3) Active, long hands cause a lot of problems.

4) A bounce pass takes longer than a chest pass. Therefore, we have more time to recover on bounce passes. So force them.

5) If a defender is guarding a lights-out shooter, they may not want to stunt off them ever. Great shooters will take advantage of that.

# of Basketballs: 1

2) Turnaround Shell: The defensive skill of matching up and communicating

Turnaround shell positions defender with their eyes facing away from the defense.  When the possession begins, the defense must 1) Turnaround and identify where their matchup is and 2) Communicate loudly and clearly where they are positioning themselves (i.e. "I've got 22!" or "I got the top!")


Purpose: This drill challenges defenders to communicate and get matched up quickly before going into a shell sequence.

Setup/Instructions: Three defenders (or more) will begin facing the baseline. Their backs will be turned to the offensive players. The offensive players will all begin at the top of the key. They will space out to different spots before the defense turns around. When the coach yells, "Ball!!" the defense will turn around and sprint to their matchup or to help dependin g on where the ball goes. The coach will pass the ball to the offense. From there, standard shell drill will begin.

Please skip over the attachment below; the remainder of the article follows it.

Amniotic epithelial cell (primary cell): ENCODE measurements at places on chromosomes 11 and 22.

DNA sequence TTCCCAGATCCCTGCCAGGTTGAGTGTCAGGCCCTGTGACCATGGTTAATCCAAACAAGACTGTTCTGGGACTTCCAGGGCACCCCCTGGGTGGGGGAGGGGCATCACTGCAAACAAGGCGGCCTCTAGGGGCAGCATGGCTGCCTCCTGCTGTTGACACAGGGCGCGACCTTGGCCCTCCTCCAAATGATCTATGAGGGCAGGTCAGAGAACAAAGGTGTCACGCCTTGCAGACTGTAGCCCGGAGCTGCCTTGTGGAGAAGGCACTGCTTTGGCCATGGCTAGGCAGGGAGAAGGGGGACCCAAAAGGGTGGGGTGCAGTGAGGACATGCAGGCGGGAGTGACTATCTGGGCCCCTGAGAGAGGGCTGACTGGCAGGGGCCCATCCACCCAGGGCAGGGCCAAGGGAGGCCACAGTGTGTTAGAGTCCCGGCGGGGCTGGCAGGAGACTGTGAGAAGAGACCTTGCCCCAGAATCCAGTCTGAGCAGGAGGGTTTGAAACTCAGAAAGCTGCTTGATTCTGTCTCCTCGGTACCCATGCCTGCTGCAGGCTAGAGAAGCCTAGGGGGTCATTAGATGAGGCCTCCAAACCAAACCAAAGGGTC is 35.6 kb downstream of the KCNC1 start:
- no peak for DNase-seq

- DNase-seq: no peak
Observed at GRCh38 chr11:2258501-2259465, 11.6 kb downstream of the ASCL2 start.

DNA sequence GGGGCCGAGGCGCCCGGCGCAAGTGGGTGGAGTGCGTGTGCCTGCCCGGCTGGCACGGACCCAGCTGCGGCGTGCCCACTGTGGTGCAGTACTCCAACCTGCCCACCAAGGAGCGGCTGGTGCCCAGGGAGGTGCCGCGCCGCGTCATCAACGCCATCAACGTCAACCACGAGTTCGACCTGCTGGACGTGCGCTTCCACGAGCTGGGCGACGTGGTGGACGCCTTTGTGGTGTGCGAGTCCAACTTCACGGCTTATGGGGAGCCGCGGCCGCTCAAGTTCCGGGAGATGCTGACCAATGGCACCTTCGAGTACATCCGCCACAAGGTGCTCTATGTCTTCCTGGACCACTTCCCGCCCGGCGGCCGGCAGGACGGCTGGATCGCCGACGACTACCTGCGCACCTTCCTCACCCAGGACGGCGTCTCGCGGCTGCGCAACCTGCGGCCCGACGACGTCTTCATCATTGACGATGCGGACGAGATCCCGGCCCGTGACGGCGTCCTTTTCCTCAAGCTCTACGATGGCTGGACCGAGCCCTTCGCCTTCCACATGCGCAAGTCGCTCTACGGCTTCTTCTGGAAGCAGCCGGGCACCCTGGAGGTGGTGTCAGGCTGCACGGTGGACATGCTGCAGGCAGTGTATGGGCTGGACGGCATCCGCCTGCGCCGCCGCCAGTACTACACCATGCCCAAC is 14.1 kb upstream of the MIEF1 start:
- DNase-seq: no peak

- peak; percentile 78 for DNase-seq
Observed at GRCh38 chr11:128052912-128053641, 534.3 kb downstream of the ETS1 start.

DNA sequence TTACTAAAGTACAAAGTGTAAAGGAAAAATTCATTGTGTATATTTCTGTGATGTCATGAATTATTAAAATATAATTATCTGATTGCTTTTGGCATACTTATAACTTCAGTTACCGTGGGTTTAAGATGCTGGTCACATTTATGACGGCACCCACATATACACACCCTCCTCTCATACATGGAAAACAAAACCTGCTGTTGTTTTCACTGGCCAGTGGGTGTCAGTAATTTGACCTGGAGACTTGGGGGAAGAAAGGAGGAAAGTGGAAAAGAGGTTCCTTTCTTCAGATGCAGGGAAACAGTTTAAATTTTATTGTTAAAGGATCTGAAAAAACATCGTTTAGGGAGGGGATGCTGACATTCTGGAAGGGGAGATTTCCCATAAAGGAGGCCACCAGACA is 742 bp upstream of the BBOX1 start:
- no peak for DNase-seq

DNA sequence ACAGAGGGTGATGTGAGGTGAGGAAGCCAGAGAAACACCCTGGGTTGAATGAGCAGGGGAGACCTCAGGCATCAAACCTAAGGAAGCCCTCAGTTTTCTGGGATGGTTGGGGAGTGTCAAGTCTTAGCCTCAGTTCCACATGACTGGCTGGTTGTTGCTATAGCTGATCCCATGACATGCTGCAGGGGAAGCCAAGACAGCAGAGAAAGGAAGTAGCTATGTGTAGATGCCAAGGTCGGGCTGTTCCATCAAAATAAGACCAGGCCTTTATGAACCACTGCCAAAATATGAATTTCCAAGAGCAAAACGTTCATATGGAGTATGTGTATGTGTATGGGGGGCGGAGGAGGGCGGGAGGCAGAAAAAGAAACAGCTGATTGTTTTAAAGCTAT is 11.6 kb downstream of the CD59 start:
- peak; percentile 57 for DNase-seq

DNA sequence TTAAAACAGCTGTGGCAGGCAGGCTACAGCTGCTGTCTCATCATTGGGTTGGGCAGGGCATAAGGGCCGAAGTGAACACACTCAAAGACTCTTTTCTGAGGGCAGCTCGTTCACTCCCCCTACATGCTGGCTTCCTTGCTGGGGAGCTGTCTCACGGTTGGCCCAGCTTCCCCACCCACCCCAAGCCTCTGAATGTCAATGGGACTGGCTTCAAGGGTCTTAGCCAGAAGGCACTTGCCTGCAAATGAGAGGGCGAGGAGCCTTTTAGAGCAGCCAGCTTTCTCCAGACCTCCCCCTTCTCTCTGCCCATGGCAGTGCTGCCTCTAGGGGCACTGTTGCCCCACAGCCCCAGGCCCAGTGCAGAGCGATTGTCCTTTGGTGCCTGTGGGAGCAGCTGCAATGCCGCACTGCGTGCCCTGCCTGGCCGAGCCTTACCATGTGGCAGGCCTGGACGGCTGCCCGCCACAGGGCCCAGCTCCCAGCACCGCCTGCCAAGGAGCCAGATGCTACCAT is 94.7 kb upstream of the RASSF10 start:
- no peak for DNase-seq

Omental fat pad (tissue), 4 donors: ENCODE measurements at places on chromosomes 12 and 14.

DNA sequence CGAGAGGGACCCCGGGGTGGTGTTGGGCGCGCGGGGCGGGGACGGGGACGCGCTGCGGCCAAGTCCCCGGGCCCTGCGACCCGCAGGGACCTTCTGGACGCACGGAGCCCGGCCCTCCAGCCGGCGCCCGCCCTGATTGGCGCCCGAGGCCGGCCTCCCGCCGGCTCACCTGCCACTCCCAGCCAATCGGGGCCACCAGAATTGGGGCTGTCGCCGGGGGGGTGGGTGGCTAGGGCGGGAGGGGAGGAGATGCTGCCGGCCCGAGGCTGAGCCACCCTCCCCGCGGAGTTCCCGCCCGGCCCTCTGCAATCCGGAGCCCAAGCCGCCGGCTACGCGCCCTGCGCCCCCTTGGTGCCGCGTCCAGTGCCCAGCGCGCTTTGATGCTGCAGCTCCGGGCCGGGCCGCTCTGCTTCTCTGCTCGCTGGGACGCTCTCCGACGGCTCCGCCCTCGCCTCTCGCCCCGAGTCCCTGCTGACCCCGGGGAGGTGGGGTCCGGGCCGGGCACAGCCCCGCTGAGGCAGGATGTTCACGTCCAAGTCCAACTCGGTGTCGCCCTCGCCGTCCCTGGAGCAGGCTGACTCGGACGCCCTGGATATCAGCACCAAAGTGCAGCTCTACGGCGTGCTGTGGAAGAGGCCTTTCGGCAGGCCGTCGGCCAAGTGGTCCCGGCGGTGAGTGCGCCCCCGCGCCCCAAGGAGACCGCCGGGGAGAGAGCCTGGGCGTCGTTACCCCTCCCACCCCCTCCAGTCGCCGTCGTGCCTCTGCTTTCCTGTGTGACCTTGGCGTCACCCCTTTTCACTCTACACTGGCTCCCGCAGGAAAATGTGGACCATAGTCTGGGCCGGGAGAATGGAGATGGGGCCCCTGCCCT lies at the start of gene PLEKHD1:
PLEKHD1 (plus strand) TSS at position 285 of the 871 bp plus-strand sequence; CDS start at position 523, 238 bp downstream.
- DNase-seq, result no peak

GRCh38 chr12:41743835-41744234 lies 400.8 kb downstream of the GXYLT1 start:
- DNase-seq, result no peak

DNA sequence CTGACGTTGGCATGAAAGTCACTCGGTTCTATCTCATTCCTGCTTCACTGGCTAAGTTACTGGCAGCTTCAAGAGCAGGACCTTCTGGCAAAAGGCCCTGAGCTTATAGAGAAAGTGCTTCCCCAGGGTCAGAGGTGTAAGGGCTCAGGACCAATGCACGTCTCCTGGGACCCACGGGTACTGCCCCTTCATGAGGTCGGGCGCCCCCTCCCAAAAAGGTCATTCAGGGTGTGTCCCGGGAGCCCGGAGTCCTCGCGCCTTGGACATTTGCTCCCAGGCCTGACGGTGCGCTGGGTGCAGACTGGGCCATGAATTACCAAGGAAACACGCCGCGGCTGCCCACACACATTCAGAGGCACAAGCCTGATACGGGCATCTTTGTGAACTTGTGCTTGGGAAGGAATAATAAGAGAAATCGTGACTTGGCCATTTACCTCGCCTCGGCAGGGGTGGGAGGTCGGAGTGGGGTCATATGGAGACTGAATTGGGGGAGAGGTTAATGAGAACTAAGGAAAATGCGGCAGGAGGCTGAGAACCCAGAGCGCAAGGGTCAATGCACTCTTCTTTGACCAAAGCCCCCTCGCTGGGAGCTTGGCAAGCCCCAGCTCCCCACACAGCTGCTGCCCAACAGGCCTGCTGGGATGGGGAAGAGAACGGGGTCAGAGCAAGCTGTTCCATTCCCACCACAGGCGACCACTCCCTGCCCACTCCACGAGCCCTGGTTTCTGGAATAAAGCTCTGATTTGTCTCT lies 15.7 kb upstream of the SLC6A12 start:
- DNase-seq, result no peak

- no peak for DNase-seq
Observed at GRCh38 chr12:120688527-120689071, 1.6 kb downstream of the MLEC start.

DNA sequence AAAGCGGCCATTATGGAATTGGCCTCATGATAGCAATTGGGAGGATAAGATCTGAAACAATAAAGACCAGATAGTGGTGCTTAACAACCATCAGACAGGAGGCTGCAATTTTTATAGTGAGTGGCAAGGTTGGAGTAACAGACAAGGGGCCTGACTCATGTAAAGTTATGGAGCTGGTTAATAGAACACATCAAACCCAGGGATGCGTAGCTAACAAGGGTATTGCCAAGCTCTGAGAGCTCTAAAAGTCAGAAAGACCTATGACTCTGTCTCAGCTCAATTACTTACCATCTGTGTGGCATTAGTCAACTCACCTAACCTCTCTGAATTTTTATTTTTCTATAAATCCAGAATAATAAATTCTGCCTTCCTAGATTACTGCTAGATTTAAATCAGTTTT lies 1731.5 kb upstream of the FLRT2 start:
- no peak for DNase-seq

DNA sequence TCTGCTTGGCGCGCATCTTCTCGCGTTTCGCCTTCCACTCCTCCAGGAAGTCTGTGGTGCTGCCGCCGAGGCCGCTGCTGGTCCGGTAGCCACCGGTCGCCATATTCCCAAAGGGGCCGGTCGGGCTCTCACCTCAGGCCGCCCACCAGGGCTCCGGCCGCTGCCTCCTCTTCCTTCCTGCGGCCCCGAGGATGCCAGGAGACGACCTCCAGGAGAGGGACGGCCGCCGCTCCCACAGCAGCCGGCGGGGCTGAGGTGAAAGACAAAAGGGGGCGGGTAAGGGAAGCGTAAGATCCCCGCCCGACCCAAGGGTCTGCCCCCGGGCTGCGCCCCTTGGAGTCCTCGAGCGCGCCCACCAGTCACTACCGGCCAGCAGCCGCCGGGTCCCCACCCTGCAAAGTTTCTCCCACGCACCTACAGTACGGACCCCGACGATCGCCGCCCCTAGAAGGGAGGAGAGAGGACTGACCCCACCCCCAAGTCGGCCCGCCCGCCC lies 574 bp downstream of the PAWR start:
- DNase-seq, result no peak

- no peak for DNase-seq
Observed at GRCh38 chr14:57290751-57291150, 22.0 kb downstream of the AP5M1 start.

Teaching Points: 

1) When matching up, point and talk!

2) Go to the proper spot on the floor when the ball is entered; if your man catches the ball, guard them. If they don't receive the pass from the coach, get to help or gap positioning.

# of Basketballs: 1


3) Shell Coverdown: The defensive skill of covering down on a offensive post player when a post defender rotates

Shell coverdown gets weakside elbow defenders "covering down" on weakside post players.